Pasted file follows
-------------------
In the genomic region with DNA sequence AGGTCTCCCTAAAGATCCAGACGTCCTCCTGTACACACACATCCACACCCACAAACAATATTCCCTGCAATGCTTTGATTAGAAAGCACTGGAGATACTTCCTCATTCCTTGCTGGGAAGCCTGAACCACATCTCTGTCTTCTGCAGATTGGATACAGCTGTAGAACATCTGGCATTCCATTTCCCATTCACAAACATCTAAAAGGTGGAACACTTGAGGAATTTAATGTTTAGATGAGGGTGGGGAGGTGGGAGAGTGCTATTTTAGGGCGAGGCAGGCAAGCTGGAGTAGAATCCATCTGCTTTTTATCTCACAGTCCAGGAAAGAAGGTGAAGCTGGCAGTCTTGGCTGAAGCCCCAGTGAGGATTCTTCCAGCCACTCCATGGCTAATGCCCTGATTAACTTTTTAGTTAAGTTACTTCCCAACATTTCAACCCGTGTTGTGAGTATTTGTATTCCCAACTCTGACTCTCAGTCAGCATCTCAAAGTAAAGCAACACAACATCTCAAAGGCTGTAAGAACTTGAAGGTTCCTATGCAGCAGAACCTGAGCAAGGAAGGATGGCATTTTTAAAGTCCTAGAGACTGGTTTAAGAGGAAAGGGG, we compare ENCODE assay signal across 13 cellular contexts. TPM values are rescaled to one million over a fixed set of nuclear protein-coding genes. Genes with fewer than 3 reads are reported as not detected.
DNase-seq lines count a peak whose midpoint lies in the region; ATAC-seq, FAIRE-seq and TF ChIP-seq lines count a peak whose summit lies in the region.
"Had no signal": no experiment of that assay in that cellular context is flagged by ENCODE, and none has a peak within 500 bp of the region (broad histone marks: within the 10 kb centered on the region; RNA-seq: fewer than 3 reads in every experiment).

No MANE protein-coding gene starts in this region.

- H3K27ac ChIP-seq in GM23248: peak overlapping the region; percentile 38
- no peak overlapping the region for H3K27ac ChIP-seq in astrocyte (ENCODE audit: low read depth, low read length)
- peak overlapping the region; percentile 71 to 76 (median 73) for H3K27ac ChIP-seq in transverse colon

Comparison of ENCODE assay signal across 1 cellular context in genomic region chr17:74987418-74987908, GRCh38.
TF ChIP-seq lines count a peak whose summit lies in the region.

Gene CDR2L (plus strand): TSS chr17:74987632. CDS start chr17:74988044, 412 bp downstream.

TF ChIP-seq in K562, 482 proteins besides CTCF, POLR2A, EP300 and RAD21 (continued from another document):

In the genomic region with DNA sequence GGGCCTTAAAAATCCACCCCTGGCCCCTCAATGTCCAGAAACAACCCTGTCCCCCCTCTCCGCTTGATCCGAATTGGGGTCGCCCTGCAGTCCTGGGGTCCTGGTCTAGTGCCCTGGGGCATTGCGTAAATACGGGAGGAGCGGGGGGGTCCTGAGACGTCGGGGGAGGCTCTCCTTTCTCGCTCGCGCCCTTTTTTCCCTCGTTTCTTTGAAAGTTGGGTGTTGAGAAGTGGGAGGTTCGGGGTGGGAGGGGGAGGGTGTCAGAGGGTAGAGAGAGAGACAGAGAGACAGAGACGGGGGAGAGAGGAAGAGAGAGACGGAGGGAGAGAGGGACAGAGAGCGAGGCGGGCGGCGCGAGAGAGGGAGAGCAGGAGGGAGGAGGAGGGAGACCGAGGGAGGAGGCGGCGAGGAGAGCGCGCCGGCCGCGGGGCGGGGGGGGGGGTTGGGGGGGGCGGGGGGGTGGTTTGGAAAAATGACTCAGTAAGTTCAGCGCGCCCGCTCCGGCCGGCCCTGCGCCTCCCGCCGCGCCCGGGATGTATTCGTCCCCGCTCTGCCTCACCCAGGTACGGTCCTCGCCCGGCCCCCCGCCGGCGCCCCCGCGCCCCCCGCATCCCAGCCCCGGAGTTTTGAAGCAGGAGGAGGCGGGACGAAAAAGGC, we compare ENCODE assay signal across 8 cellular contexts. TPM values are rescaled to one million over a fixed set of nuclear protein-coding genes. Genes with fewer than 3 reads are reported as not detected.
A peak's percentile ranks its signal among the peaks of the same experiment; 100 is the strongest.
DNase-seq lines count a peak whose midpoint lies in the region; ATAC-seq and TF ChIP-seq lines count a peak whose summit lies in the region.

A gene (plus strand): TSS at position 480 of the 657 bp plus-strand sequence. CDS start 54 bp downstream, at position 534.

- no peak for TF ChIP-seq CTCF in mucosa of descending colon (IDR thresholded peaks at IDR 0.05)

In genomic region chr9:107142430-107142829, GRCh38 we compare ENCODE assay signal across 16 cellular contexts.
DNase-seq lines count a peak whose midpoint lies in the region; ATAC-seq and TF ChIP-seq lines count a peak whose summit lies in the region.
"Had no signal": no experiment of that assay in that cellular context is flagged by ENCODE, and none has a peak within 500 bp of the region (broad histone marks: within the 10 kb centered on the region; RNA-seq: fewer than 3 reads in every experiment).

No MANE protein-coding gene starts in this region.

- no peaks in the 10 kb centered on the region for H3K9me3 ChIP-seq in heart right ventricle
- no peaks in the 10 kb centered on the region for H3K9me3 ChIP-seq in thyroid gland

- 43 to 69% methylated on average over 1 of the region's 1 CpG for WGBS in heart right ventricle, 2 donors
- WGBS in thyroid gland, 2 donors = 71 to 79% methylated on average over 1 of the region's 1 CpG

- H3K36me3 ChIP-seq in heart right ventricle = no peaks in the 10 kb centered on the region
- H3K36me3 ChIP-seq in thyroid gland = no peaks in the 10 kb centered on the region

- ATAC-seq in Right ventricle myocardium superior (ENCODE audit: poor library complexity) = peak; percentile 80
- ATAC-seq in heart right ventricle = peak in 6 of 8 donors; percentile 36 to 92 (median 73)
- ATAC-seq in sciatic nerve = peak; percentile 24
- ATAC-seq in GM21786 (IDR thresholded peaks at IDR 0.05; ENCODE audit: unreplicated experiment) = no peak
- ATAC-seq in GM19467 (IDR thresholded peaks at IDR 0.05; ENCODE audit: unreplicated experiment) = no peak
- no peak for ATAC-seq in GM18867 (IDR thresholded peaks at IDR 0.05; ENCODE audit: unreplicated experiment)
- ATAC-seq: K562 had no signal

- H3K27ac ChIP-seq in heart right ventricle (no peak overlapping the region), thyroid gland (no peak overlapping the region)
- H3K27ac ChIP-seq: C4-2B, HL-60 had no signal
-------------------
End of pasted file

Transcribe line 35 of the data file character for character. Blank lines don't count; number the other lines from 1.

- H3K27ac ChIP-seq: C4-2B, HL-60 had no signal